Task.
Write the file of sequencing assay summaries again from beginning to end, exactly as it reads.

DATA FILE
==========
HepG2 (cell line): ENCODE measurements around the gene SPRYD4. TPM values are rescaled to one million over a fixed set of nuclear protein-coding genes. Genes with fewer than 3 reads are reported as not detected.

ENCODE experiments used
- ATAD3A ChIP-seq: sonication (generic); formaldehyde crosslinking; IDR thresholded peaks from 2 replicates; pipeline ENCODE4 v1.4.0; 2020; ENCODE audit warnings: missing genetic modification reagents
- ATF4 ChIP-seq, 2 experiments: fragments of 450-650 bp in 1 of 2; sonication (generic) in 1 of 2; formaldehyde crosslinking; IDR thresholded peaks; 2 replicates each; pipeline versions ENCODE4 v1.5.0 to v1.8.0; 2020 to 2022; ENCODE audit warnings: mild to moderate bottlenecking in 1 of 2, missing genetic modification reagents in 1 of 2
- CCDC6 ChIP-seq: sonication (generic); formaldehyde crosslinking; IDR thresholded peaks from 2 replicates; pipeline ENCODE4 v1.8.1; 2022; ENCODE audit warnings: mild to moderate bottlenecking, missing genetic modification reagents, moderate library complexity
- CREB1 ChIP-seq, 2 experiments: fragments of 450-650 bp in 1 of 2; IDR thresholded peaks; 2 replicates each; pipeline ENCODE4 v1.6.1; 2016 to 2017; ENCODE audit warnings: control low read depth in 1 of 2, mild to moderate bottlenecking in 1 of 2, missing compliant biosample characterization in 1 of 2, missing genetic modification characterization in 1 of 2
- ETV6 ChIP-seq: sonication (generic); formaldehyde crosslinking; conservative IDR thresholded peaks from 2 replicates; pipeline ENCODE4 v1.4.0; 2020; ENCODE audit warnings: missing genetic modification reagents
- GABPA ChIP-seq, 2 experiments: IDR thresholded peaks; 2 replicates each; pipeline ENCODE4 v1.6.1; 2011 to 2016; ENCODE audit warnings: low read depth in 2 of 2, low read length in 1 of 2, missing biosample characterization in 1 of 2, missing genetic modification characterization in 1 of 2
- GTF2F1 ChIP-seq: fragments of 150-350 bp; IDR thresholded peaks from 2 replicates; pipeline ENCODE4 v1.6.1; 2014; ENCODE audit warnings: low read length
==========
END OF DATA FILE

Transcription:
HepG2 (cell line): ENCODE measurements around the gene SPRYD4. TPM values are rescaled to one million over a fixed set of nuclear protein-coding genes. Genes with fewer than 3 reads are reported as not detected.

ENCODE experiments used
- ATAD3A ChIP-seq: sonication (generic); formaldehyde crosslinking; IDR thresholded peaks from 2 replicates; pipeline ENCODE4 v1.4.0; 2020; ENCODE audit warnings: missing genetic modification reagents
- ATF4 ChIP-seq, 2 experiments: fragments of 450-650 bp in 1 of 2; sonication (generic) in 1 of 2; formaldehyde crosslinking; IDR thresholded peaks; 2 replicates each; pipeline versions ENCODE4 v1.5.0 to v1.8.0; 2020 to 2022; ENCODE audit warnings: mild to moderate bottlenecking in 1 of 2, missing genetic modification reagents in 1 of 2
- CCDC6 ChIP-seq: sonication (generic); formaldehyde crosslinking; IDR thresholded peaks from 2 replicates; pipeline ENCODE4 v1.8.1; 2022; ENCODE audit warnings: mild to moderate bottlenecking, missing genetic modification reagents, moderate library complexity
- CREB1 ChIP-seq, 2 experiments: fragments of 450-650 bp in 1 of 2; IDR thresholded peaks; 2 replicates each; pipeline ENCODE4 v1.6.1; 2016 to 2017; ENCODE audit warnings: control low read depth in 1 of 2, mild to moderate bottlenecking in 1 of 2, missing compliant biosample characterization in 1 of 2, missing genetic modification characterization in 1 of 2
- ETV6 ChIP-seq: sonication (generic); formaldehyde crosslinking; conservative IDR thresholded peaks from 2 replicates; pipeline ENCODE4 v1.4.0; 2020; ENCODE audit warnings: missing genetic modification reagents
- GABPA ChIP-seq, 2 experiments: IDR thresholded peaks; 2 replicates each; pipeline ENCODE4 v1.6.1; 2011 to 2016; ENCODE audit warnings: low read depth in 2 of 2, low read length in 1 of 2, missing biosample characterization in 1 of 2, missing genetic modification characterization in 1 of 2
- GTF2F1 ChIP-seq: fragments of 150-350 bp; IDR thresholded peaks from 2 replicates; pipeline ENCODE4 v1.6.1; 2014; ENCODE audit warnings: low read length